Archives for On Campus

Best Napping Spots

1. Johnson Center, Third Floor
The third floor of the JC is where students generally go to study. It’s far enough away from the noise of the food court for you to concentrate on finishing that paper, but the oversized chairs and study rooms are also ideal for sleeping. If you’re in between classes and want to catch a few Z’s or just plain tired, the third floor of the JC promises comfort. Maybe you overate and don’t want to head back to your dorm just yet, or you simply want to escape reality for a short while. Go on and journey up to the third floor.

2. Patriot’s Lounge
Sure you’re surrounded by a few university offices and you might receive a questionable glance from the information desk person, but who cares?

3. Presidents Park Lawn
It might not be the beach, but the Presidents Park lawn is the perfect place for you to nap uninterrupted.

Campus Revolution: Mason Jumps On the Green Bandwagon

greenefforts-450BY NOW, WE all understand the responsibility we have to do what we can to reduce our impact on the environment. At college campuses across the country, students, faculty and staff are participating in a variety of greening efforts. George Mason University is high on that list of schools on their way to being a sustainable university. From dining facilities to recycling donation programs, Mason provides students with numerous ways to get involved and live the green life.

You’ve probably already heard about Southside, Mason’s sustainable dining facility. Located in the Chesapeake Area, Southside opened on Oct. 6, 2008 and has since become a popular hangout for students, particularly freshmen and sophomores. It features six dining stations and everything from sandwiches and burgers to cupcakes and cookies. Unlike other dining areas on campus, Southside uses a trayless system in order to help students reduce the amount of food they consume and a composting machine called a pulper churns waste into pulp to reduce waste and save energy. As part of sustainability efforts on campus, Mason uses biodegradable plasticware made from corn-based and recycled materials in Gold Rush, the grab-and-go shop on the lower level of Southside. Like with Southside, Mason is being conscious of the impact new building projects will have on the environment. New buildings on campus are being designed and built to meet a minimum of the Leadership in Energy and Environmental Design (LEED) Silver standard.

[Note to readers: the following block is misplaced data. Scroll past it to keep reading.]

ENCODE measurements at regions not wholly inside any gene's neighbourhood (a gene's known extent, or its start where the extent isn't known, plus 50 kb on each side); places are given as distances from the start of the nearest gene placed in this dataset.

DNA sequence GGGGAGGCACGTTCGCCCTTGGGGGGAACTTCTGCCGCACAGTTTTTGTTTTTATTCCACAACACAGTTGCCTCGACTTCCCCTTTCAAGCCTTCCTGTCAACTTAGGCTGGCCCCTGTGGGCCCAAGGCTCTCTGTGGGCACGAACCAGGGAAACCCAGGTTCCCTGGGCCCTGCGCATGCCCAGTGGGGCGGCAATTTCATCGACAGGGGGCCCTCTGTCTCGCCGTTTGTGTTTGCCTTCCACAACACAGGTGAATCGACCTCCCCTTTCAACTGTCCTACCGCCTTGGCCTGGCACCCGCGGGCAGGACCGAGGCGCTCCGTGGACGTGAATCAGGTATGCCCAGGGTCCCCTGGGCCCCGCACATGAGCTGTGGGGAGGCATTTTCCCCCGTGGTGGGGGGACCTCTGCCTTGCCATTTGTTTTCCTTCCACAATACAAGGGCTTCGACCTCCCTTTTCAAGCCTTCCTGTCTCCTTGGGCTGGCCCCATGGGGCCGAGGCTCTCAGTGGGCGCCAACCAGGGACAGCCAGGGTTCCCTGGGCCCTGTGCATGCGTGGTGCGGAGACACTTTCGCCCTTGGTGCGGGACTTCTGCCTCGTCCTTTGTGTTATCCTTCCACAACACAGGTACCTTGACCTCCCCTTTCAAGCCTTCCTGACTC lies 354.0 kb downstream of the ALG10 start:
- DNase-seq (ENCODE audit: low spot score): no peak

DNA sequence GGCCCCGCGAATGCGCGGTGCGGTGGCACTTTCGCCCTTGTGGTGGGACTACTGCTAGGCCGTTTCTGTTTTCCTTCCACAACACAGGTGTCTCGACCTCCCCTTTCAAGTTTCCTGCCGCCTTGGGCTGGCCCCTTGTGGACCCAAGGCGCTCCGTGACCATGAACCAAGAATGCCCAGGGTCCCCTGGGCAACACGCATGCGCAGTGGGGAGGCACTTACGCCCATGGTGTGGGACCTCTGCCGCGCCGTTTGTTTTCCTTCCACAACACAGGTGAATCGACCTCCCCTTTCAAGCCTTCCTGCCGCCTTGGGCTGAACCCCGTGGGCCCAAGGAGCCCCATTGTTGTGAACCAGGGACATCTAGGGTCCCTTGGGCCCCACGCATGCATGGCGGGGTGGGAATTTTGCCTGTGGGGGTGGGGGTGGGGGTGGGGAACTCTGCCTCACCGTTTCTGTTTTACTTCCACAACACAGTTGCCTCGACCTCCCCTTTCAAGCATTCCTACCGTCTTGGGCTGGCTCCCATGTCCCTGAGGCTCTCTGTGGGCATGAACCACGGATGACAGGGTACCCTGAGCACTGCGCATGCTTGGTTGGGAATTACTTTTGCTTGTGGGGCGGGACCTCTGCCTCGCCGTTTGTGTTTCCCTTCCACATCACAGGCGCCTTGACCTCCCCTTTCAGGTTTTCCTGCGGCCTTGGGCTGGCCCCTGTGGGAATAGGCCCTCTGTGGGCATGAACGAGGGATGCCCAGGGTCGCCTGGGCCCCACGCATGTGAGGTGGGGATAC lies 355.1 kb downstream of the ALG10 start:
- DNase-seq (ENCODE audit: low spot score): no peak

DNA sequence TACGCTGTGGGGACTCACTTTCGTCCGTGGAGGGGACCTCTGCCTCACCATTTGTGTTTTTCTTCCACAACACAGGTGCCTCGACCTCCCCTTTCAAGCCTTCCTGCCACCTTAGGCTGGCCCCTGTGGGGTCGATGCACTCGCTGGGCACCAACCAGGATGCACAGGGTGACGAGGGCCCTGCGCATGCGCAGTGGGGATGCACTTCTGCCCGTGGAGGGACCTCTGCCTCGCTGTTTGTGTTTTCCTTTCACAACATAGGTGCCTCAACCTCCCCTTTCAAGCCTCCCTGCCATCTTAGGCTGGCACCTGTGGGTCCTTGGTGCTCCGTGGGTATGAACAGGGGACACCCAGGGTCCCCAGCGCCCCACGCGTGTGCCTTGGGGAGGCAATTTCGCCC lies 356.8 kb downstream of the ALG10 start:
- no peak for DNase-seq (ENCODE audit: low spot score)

The latest sustainable effort to come to Mason is the Farmer’s Market. Sponsored by University Services, the market arrived in May of this year and is scheduled to remain on campus and be held in the Johnson Center North Plaza until October. Every Wednesday from 11:30 a.m. to 3:30 p.m., you can visit any of the vendors at the market and purchase a variety of locally grown products ranging from bread and baked goods to fresh milk and eggs. From now until Aug. 19, the market will be held on Wednesdays in Lot K from 11:30 a.m. to 3:30 p.m. and will return to the JC North Plaza in time for the start of classes.

The Patriot Green Fund is another new sustainability endeavor by the university that is intended to support environmental initiatives at Mason. The money for the fund will come from a student fee every semester of $5 per full-time student and $2 per part-time student. Potentially, the fund could pay for the installation of solar panels on campus buildings, additional recycling bins, or a campus farm.